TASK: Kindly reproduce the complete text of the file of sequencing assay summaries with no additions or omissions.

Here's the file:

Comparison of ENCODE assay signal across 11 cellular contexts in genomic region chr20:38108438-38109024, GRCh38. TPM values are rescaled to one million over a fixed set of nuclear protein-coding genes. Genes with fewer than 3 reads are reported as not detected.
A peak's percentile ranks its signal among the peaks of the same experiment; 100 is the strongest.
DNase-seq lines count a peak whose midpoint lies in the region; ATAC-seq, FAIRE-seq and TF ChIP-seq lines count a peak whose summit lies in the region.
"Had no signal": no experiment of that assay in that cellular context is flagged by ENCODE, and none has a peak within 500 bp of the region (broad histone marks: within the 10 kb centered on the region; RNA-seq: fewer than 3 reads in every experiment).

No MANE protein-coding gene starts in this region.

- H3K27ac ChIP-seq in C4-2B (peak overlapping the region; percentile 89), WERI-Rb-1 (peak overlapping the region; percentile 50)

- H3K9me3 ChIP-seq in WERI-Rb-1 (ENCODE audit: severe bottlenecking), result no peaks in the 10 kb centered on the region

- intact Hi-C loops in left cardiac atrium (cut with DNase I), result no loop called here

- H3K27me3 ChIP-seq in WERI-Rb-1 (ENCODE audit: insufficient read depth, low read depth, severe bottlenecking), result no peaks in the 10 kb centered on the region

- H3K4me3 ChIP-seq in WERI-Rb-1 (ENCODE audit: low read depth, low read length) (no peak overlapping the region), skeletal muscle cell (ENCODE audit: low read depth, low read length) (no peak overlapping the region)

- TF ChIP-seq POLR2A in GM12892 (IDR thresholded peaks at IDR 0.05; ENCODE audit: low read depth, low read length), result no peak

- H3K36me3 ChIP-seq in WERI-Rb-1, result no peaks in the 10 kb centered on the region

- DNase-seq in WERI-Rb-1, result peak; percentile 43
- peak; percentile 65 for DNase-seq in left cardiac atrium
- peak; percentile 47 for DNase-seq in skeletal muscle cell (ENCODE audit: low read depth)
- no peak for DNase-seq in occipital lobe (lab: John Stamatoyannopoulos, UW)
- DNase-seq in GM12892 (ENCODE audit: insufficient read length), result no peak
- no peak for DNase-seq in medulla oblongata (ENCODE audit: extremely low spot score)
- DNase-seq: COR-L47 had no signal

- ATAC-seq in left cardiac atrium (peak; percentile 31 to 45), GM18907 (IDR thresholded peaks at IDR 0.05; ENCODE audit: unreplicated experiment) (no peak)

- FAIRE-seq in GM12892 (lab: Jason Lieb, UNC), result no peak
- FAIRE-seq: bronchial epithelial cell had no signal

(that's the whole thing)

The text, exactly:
Comparison of ENCODE assay signal across 11 cellular contexts in genomic region chr20:38108438-38109024, GRCh38. TPM values are rescaled to one million over a fixed set of nuclear protein-coding genes. Genes with fewer than 3 reads are reported as not detected.
A peak's percentile ranks its signal among the peaks of the same experiment; 100 is the strongest.
DNase-seq lines count a peak whose midpoint lies in the region; ATAC-seq, FAIRE-seq and TF ChIP-seq lines count a peak whose summit lies in the region.
"Had no signal": no experiment of that assay in that cellular context is flagged by ENCODE, and none has a peak within 500 bp of the region (broad histone marks: within the 10 kb centered on the region; RNA-seq: fewer than 3 reads in every experiment).

No MANE protein-coding gene starts in this region.

- H3K27ac ChIP-seq in C4-2B (peak overlapping the region; percentile 89), WERI-Rb-1 (peak overlapping the region; percentile 50)

- H3K9me3 ChIP-seq in WERI-Rb-1 (ENCODE audit: severe bottlenecking), result no peaks in the 10 kb centered on the region

- intact Hi-C loops in left cardiac atrium (cut with DNase I), result no loop called here

- H3K27me3 ChIP-seq in WERI-Rb-1 (ENCODE audit: insufficient read depth, low read depth, severe bottlenecking), result no peaks in the 10 kb centered on the region

- H3K4me3 ChIP-seq in WERI-Rb-1 (ENCODE audit: low read depth, low read length) (no peak overlapping the region), skeletal muscle cell (ENCODE audit: low read depth, low read length) (no peak overlapping the region)

- TF ChIP-seq POLR2A in GM12892 (IDR thresholded peaks at IDR 0.05; ENCODE audit: low read depth, low read length), result no peak

- H3K36me3 ChIP-seq in WERI-Rb-1, result no peaks in the 10 kb centered on the region

- DNase-seq in WERI-Rb-1, result peak; percentile 43
- peak; percentile 65 for DNase-seq in left cardiac atrium
- peak; percentile 47 for DNase-seq in skeletal muscle cell (ENCODE audit: low read depth)
- no peak for DNase-seq in occipital lobe (lab: John Stamatoyannopoulos, UW)
- DNase-seq in GM12892 (ENCODE audit: insufficient read length), result no peak
- no peak for DNase-seq in medulla oblongata (ENCODE audit: extremely low spot score)
- DNase-seq: COR-L47 had no signal

- ATAC-seq in left cardiac atrium (peak; percentile 31 to 45), GM18907 (IDR thresholded peaks at IDR 0.05; ENCODE audit: unreplicated experiment) (no peak)

- FAIRE-seq in GM12892 (lab: Jason Lieb, UNC), result no peak
- FAIRE-seq: bronchial epithelial cell had no signal